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TREATMENT OF GLENOHUMERAL SUBLUXATION

A REVIEW OF THE LITERATURE & CONSIDERATIONS FOR PEDIATRIC POPULATION

Cole, Andrew OTR/L, BCP, BOccThy; Cox, Talitha OTR/L, MOT

American Journal of Physical Medicine & Rehabilitation: May 1, 2019 - Volume Publish Ahead of Print - Issue - p
doi: 10.1097/PHM.0000000000001212
Literature Review: PDF Only
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Objective The aim of this review is to identify treatment strategies in the research literature to inform all health professionals on best practice strategies when addressing GHS.

Design Articles were identified by searching electronic databases. Two reviewers independently appraised the methodological quality of the selected studies. Discrepancies were resolved following corroboration of results.

Results Research literature pertaining to five major treatment strategies was found (n=40 peer-reviewed publications), spanning evidence Levels I-V. The greatest number of studies concerned neuromuscular electrical stimulation (NMES; n=19), five of which were Level I studies, followed by manual preventive strategies such as slings (n=20), three of which were Level I studies.

Conclusion These findings indicate that the most high-quality research supports using NMES or manual preventive studies, although no studies used direct comparison methods to ascertain relative merits of each type of intervention when compared to others. No evidence suggested that harm was done by utilizing NMES or manual preventive methods. This literature review suggests the identified treatment strategies should be considered by clinicians as the treatment of choice for GHS. No literature was identified that reviewed treatment strategies in a pediatric population; however the authors considerations for treatment in the pediatric population were included.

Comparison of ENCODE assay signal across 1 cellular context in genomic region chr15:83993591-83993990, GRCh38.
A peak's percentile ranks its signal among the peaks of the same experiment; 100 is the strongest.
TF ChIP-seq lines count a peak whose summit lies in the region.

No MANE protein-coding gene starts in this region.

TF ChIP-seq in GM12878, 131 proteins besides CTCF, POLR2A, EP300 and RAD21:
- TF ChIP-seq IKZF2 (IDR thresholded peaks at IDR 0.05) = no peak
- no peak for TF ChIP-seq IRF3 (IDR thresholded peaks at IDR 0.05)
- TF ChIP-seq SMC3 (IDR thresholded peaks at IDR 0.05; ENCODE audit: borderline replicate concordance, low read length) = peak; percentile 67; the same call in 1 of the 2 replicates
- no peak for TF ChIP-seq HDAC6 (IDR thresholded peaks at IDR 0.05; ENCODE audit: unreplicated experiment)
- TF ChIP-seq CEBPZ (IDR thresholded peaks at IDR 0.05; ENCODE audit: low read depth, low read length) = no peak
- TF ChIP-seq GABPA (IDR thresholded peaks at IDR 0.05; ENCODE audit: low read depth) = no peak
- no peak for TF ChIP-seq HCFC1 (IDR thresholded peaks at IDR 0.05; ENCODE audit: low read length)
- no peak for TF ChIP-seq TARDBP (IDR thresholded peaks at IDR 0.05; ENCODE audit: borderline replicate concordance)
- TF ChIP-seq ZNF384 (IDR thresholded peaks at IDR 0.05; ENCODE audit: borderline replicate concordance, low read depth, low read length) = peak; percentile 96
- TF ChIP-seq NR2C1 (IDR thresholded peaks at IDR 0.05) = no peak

Children’s Hospital Los Angeles, Division of Pediatric Rehabilitation Medicine, Los Angeles, California, United States of America

ADDRESS FOR CORRESPONDENCE: Andrew Cole OTR/L, BCP, Children’s Hospital Los Angeles, Division of Pediatric Rehabilitation Medicine, 4650 Sunset Blvd., #56, Los Angeles, CA 90027 USA. Tel.: +1 (323) 361-2118; Fax: +1 (323) 361-8032; Email: ancole@chla.usc.edu., andyccole@hotmail.com

ACKNOWLEDGEMENTS: We are very grateful to Children’s Hospital Los Angeles Division of Rehabilitation who initiated and provided protected time for the developmental of the evidence-based tool, specifically Bryant Edwards OTD, MA, OTR/L, BCP, MPH. Special thanks are also given to Susan Rethlefsen PT, DPT, Bianca Mendonca PT, DPT, Kimberly Loffredo OTR/L, CBIS & Jennifer Bashar OTD, OTR/L, BCPR, CBIS for their valuable feedback for this review. Meaningful contributions were also provided by Jill Blitz PT, DPT, ATP, Julie Werner PhD, OTR/L, CHT, Jamie Beggren OTR/L and Rubi Buxton PT, DPT.

CONFLICT OF INTEREST; The authors declare that no conflict of interest exists.

FUNDING & DISCLOSURE; The authors of this manuscript, Andrew Cole and Talitha Cox, have nothing to disclose. No funding was received for this review.

Copyright © 2019 Wolters Kluwer Health, Inc. All rights reserved.